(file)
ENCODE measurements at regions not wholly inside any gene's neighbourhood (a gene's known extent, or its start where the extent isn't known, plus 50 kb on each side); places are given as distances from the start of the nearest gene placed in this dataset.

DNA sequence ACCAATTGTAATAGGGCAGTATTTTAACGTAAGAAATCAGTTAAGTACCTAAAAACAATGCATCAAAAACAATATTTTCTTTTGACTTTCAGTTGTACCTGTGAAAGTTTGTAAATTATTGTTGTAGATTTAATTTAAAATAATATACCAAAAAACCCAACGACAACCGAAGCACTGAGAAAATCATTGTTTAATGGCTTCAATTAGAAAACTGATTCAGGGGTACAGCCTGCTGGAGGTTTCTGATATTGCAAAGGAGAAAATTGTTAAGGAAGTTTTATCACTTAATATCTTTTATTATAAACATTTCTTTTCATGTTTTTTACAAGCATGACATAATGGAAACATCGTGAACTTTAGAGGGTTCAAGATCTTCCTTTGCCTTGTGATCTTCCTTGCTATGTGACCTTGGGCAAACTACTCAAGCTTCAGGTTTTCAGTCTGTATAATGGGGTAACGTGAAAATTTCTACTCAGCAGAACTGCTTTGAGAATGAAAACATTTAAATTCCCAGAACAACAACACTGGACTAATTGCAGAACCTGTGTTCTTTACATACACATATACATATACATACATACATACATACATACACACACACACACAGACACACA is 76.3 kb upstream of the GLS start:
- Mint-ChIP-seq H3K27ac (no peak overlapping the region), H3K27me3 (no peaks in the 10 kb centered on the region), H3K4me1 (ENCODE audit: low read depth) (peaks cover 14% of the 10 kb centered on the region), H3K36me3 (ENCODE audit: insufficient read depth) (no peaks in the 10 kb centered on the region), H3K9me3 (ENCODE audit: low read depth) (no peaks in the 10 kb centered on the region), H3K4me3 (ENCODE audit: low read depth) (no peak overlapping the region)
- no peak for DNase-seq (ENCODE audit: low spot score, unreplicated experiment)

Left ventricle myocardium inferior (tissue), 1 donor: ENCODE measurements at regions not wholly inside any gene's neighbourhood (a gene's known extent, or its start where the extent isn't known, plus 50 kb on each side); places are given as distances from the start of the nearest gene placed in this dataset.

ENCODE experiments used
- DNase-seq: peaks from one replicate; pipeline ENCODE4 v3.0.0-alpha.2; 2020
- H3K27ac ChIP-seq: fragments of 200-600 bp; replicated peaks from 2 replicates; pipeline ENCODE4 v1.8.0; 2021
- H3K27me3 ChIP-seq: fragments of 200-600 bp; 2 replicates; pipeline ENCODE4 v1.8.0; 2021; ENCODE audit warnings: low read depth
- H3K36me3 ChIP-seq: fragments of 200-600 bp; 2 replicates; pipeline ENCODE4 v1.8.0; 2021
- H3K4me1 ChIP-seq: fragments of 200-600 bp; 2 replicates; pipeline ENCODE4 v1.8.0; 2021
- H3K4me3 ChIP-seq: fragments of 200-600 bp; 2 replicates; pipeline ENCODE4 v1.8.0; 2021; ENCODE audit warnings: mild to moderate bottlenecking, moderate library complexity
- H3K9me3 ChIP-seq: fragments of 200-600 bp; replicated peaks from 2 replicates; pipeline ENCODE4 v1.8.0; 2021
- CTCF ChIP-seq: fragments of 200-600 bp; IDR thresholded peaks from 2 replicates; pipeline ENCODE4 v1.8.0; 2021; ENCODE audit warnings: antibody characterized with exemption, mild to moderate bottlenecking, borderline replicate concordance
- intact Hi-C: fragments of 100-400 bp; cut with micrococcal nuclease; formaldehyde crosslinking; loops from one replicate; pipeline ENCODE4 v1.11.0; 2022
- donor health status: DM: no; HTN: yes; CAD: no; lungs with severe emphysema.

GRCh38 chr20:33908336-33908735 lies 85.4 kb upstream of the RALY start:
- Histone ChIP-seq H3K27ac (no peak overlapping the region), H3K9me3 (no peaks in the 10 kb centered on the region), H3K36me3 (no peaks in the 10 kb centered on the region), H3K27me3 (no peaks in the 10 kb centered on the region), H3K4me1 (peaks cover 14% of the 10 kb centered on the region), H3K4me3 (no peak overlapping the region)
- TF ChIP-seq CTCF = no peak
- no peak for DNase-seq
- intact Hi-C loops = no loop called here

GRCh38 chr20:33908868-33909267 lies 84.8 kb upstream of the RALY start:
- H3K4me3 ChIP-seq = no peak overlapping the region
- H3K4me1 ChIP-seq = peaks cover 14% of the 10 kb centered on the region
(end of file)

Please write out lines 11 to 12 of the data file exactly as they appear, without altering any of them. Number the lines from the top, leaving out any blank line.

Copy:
- H3K4me1 ChIP-seq: fragments of 200-600 bp; 2 replicates; pipeline ENCODE4 v1.8.0; 2021
- H3K4me3 ChIP-seq: fragments of 200-600 bp; 2 replicates; pipeline ENCODE4 v1.8.0; 2021; ENCODE audit warnings: mild to moderate bottlenecking, moderate library complexity